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The 1988 People Magazine Photo Shoot That United All the Slasher Icons

You want a shared slashers universe? This was as close as we may ever get.

The year was 1988, and all of your favorite horror icons were dominating the box office. Freddy Krueger, Jason Voorhees, Michael Myers and Leatherface were all at the peak of their popularity, so it was needless to say a good time to be a horror fan. And 1988, well, it was a great year.

In that one calendar year, A Nightmare on Elm Street: The Dream Master, Friday the 13th: The New Blood, and Halloween 4: The Return of Michael Myers were released, and the slasher franchise boom wasn’t lost on the mainstream media. In November of 1988, People Magazine wrote a story about that year’s horror output, dubbing it a “bloody good year again.

But what was so special about the People Magazine story wasn’t the article itself, but rather the photo shoot that took place for it. They managed to get Freddy, Jason, Michael, and Leatherface all in the same room for a couple truly epic photos; and yes, the horror icons were played by the actors who portrayed them on screen. Robert Englund, Kane Hodder, George P. Wilbur (Halloween 4) and Bob Elmore (Texas Chainsaw Massacre Part 2) were brought in for the shoot, and those photos were to be the first and only time that their iconic characters ever joined forces.

The full article, which you’ll find below, is preserved on People’s website:

They’re the reason that Hollywood accountants sleep well at night and American teens don’t. Averaging 20 victims per outing, these Hollywood horror hounds have laid a trail of death over a quarter-mile long (assuming a 5-foot skull-to-toe-tag span per corpse). The box office take from their combined 17 monstrous flicks has topped a bloody $500 million. So, for Halloween, it seemed ghoulishly appropriate that Jason, Freddy, Michael and Leatherface, the peerless princes of the pathological, gather to compare notes.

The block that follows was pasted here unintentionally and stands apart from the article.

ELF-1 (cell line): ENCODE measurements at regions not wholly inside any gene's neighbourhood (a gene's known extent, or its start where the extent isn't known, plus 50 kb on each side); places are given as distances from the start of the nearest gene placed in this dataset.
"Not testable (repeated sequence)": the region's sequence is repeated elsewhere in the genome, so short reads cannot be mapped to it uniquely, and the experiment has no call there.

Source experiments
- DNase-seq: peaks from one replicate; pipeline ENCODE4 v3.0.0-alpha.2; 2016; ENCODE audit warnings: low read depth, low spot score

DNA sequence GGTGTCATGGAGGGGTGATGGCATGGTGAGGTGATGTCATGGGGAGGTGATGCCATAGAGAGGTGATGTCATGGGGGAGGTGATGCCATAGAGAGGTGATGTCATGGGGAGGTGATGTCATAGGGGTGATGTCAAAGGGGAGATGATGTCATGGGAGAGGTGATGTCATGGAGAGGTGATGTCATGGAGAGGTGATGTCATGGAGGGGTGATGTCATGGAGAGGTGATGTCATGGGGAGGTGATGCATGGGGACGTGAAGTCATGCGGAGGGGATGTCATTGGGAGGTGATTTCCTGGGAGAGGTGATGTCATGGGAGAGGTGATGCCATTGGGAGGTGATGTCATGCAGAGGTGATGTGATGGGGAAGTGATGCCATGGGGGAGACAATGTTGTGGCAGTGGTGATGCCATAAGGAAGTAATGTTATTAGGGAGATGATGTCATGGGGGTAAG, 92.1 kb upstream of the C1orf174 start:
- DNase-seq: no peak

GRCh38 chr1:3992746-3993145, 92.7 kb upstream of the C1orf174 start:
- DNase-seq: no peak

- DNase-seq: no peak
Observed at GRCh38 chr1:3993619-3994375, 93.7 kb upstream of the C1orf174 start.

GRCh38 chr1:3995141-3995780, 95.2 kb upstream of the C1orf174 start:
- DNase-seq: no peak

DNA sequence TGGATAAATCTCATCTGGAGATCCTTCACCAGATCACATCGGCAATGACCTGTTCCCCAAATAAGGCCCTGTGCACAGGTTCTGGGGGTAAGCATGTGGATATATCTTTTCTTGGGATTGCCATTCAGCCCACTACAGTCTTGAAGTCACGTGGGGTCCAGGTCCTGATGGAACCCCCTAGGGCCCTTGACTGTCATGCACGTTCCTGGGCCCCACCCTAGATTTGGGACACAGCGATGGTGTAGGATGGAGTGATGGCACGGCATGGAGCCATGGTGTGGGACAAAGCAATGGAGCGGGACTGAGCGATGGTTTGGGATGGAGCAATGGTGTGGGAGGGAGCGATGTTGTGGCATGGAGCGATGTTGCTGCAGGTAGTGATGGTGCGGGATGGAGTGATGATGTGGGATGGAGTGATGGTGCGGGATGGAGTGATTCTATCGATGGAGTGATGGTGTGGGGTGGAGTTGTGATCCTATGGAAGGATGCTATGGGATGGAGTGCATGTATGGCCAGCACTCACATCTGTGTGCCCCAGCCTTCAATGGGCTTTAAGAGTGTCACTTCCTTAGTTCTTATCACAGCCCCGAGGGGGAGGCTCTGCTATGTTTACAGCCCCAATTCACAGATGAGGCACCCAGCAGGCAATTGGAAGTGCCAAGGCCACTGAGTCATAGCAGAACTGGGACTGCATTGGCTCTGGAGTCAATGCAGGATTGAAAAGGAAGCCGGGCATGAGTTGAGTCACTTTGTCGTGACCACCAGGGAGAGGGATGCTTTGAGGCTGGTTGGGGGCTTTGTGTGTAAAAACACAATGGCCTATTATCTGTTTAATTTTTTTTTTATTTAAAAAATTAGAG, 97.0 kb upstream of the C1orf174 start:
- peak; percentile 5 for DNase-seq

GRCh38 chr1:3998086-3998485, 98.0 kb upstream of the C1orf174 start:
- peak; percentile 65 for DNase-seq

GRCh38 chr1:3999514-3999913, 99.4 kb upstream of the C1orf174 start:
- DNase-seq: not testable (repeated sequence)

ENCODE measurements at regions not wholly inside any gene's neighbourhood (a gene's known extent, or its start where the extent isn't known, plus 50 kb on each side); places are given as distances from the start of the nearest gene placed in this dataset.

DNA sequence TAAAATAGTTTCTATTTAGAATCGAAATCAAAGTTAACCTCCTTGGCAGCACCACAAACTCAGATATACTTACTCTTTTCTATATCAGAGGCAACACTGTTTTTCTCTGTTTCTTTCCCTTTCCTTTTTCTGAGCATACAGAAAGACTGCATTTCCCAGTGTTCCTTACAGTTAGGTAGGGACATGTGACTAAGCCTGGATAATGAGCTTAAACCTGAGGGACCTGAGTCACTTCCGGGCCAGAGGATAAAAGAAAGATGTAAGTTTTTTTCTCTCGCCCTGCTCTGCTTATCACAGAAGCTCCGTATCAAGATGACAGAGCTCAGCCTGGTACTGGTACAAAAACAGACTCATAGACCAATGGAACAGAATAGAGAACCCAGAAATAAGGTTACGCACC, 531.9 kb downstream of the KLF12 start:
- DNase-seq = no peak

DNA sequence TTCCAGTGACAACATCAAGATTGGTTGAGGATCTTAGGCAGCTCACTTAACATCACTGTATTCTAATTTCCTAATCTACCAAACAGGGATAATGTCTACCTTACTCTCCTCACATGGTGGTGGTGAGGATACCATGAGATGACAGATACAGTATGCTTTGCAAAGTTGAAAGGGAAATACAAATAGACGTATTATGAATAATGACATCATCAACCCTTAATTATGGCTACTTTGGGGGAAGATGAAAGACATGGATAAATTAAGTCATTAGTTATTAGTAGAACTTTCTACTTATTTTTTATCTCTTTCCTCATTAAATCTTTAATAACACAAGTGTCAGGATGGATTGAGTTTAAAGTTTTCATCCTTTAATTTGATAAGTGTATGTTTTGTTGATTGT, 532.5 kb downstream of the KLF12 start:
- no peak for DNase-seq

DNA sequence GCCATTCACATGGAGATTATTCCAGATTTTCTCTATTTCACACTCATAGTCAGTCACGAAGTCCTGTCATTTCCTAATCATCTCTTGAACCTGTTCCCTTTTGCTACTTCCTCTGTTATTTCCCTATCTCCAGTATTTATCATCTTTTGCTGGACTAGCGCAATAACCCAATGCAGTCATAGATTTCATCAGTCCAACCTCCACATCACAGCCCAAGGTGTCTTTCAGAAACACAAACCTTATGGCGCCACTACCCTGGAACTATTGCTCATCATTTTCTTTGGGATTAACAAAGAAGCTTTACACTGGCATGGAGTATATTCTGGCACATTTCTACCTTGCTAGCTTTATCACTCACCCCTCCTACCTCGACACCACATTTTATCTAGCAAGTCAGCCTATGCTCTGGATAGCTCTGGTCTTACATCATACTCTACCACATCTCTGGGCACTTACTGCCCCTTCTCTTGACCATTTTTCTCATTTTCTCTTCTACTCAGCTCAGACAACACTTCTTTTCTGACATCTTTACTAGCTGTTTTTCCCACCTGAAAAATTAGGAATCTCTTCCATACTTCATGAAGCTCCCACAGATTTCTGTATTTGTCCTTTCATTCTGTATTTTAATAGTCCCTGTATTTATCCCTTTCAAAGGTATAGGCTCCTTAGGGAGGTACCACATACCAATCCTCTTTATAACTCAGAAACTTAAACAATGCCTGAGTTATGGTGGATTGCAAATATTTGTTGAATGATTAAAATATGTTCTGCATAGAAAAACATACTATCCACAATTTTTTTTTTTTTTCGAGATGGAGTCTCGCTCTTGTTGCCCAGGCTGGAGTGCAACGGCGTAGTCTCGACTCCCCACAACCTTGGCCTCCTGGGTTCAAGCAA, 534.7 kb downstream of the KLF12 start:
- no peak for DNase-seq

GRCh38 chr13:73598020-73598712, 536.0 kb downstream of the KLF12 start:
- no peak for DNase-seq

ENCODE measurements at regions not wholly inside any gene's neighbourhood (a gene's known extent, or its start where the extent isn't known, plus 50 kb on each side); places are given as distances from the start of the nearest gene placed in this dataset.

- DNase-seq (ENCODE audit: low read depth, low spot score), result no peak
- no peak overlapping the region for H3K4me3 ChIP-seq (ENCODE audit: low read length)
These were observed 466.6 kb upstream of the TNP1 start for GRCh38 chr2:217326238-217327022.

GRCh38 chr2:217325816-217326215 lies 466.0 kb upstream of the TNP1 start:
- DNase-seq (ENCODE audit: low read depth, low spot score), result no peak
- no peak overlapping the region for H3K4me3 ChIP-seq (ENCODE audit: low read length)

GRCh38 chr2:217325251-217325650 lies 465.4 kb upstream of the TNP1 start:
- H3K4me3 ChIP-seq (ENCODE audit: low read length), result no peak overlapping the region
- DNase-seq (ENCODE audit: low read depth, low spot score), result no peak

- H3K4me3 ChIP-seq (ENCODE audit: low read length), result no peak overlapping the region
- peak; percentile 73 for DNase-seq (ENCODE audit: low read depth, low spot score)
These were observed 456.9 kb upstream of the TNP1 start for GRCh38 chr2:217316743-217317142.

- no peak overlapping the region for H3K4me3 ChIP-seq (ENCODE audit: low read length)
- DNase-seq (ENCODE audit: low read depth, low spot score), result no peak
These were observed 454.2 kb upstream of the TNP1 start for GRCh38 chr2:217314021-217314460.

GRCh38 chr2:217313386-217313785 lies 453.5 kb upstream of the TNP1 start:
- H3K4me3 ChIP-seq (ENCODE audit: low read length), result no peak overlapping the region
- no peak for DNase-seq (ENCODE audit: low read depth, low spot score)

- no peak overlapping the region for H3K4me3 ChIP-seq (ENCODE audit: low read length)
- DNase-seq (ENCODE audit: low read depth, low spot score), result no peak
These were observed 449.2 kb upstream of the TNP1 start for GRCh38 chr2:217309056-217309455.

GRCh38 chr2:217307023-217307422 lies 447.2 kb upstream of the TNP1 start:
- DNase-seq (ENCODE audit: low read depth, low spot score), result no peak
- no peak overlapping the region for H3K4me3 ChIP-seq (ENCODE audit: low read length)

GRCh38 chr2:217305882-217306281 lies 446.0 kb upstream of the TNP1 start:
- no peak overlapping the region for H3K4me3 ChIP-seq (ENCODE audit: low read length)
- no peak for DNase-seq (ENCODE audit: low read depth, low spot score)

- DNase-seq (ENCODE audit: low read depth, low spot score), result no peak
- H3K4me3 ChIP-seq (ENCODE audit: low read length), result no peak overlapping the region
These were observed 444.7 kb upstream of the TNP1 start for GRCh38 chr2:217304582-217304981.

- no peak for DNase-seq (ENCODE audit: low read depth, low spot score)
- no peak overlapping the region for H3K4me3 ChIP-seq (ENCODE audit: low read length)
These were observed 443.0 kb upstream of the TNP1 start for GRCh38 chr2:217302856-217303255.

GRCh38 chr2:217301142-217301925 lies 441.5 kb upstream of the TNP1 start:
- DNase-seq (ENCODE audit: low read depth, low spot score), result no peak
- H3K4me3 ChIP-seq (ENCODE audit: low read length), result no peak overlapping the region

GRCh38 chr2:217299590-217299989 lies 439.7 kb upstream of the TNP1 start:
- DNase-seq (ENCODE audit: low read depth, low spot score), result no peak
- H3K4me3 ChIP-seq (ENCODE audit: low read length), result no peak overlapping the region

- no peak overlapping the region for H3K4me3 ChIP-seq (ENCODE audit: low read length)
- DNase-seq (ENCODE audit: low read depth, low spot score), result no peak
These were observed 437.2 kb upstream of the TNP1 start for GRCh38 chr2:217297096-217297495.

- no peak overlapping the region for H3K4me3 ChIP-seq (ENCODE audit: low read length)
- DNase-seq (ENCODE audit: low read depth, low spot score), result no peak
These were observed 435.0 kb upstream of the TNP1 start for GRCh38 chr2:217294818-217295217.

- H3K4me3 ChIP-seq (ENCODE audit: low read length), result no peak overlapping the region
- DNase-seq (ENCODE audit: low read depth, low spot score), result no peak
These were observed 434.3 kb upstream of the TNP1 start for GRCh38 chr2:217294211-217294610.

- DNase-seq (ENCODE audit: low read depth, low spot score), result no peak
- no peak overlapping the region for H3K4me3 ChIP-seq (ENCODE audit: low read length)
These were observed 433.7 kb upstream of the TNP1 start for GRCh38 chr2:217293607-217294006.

Jason Voorhees (Kane Hodder, 33), the hockey-masked murderer of the Friday the 13th movies, which have grossed $172.5 million to date, groans about his teenage telekinetic adversary in Friday Part VII. “I chase her out onto the porch, and she causes the entire front of the house and the roof to collapse. About 700 pounds fell right on my head,” he moans. “Kind of rang my bell.”

George P. Wilbur, 46, the new endoskeleton beneath the other masked maniac, Michael Myers of the Halloween series ($168 million), is not to be outdone. Myers has just emerged from a 10-year coma to launch more mayhem in the new Halloween 4, and Wilbur is trying to number his latest cache of victims. “Oh, it’s countless,” he says despairingly. “A minimum of 15. I’ve got a massive body count on this one.”

Resting on the 45-inch blade of his insatiable chainsaw, Leatherface (Bob Elmore, 35) reminisces about filming the first sequel to The Texas Chainsaw Massacre($100 million) in 1986. “It was 170°,” he moans. “But I destroyed a Mercedes, killed lots of people and cut a guy’s head off. So that was real nice.”

Freddy Krueger (the recently wed Robert Englund), 39, is the only actor here to have played his fiendish character in every sequel of A Nightmare on Elm Street I through 4, which have grossed $148 million. Now star of the new TV series Freddy’s Nightmares, he looks undead on his feet per usual. The char-grilled “bastard son of a hundred maniacs” is lazily skewering apple slices on his razor fingers. Sneering in perfect Freddy fashion and baring his rotting fangs, he raises his wineglass and hisses a toast: “This blood’s for you, sucker.”

Uh, thanks, Freddy, and Happy Halloween, guys.

Behold, the two greatest photos ever taken!


30 Comments
  • nowaygetreal

    I get that this photo was released the same year as Halloween 4, but Michael Myers without the original mask is just….lacking. Still a cool photo though.

    • John Squires

      Myers looked horrible in 4 & 5. Masks were so bad.

      • nowaygetreal

        Especially part 5. I still can’t believe how bad it was. And anyone can talk crap about Zombies versions, but at least they had a good mask.

  • Saturn

    So I wonder how many of us now have the black and white image as our desktop….

    • Bouncy X

      i do! and it took doing that to realize Freddy had his gloved hand on his knee…i was wondering what was up with the “un-male’ pose it seemed to have. lol

    • the usual suspect

      I do

  • sweetooth0

    if only it didn’t have the seam from being spanned across two pages in the magazine, this would’ve made an awesome picture to print/frame/hang

  • Blade4693

    Yeah that Myers mask is derpy lol they were all kind of derpy after Halloween 2 until the Zombie remake.

    • Adam Paquette